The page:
Mike Mozart/flickr

You can already sample IPAs at Duane Reade, and fill your growler at Kroger supermarkets. Now it looks like you soon may be able to get lit at Target.

USA Today's Hadley Malcolm reports that the Minneapolis-based megachain has recently applied for liquor licenses at a location in downtown Chicago. While you can obviously already buy booze at Target, Malcolm specifies that the company applied for "a Consumption on Premises" liquor license.

Target did not respond to requests for comment. (THERE IS ALSO NO INFORMATION INDICATING ALEX [FROM TARGET!!!] IS INVOLVED—YET.) But CEO Brian Cornell alluded to the concept on the company's most recent earnings call:

[Localization] is still a very nascent effort for us. We're in one market, a handful of stores, in Chicago, but we’ve really been focusing on a handful of areas where we recognize we need to change our assortment, change our presentation, be more relevant and really recognize the needs and the demographics of these local markets.

So, there is a handful of categories I might list up front, one is craft beer and really making sure that in a category like craft beer we have locally relevant items and we recognized that even in a market like Chicago those need to be tailored neighborhood by neighborhood. So we have looked at specialty foods. We have looked at categories like craft beer.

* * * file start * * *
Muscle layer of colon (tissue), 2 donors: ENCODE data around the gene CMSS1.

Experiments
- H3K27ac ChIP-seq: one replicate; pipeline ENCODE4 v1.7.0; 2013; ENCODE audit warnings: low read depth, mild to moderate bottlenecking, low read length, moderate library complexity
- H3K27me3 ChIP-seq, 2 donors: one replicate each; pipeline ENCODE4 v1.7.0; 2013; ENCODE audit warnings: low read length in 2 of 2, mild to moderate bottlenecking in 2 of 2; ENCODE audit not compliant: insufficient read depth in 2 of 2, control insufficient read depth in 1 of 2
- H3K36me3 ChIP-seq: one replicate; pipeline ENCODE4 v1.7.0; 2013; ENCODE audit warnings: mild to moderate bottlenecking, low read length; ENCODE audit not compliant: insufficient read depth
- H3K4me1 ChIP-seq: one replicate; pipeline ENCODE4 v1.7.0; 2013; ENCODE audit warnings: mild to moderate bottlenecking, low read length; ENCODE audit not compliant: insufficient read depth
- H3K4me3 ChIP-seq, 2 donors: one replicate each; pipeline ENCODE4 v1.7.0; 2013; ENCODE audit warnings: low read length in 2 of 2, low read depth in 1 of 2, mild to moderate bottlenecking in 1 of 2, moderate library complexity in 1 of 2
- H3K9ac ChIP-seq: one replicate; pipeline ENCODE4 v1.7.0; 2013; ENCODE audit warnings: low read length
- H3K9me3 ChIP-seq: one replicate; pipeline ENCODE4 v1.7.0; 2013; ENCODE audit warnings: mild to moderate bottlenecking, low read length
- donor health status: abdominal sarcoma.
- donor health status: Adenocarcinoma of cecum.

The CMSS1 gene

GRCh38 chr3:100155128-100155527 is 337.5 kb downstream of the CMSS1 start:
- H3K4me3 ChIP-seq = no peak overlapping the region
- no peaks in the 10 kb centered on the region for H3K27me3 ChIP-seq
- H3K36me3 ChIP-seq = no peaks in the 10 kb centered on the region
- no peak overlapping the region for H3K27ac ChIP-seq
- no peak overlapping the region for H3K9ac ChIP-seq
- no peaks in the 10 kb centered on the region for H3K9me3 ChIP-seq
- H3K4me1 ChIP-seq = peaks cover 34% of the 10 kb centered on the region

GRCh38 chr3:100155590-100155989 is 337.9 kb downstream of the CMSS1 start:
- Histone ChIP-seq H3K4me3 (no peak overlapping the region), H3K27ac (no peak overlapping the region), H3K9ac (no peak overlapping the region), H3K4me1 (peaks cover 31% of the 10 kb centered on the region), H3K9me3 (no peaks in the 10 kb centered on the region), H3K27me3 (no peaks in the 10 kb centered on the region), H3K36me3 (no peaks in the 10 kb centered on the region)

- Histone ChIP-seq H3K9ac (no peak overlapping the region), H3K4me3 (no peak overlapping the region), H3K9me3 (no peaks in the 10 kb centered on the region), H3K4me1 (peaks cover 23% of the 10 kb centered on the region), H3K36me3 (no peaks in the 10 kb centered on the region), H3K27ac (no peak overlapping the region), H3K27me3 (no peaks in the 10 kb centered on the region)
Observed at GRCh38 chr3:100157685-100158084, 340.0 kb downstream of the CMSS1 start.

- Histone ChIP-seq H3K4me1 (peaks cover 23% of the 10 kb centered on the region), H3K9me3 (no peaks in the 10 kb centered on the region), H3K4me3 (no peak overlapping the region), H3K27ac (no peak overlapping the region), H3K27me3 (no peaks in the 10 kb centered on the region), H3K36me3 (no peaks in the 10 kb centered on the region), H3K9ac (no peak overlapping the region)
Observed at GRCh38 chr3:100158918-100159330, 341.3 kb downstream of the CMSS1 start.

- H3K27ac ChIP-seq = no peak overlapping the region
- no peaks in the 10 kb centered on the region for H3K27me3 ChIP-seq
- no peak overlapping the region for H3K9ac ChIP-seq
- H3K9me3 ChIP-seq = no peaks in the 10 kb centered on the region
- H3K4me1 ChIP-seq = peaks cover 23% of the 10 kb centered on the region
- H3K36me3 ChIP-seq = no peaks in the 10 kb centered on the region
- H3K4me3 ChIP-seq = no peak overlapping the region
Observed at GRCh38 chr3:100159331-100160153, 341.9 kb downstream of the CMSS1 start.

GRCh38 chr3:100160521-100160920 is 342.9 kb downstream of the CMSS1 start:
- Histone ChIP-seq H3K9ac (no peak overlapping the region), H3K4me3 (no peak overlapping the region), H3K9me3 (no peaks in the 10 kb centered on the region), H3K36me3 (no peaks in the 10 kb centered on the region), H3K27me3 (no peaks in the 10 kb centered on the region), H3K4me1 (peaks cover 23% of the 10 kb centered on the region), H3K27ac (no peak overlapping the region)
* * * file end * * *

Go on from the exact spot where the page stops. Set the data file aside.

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Malcom writes that Target also says it is testing "a new cafe concept" that would see in-store versions of more upscale fast food chains like Freshii and even an Italian restaurant.

The news is another development in the company's restructuring—Target also just announced it would lay off 235 tech employees at its Twin Cities headquarters, along with an additional 40 workers in India. It is also rounding its nine-month anniversary of shutting down all its operations in Canada.

In any event, the best and most obvious name suggestion we've seen for the new booze table is TarBar, from CityPages. Let us know if you have any other ideas.

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(h/t Grub Street)

Rob covers business, economics and the environment for Fusion. He previously worked at Business Insider. He grew up in Chicago.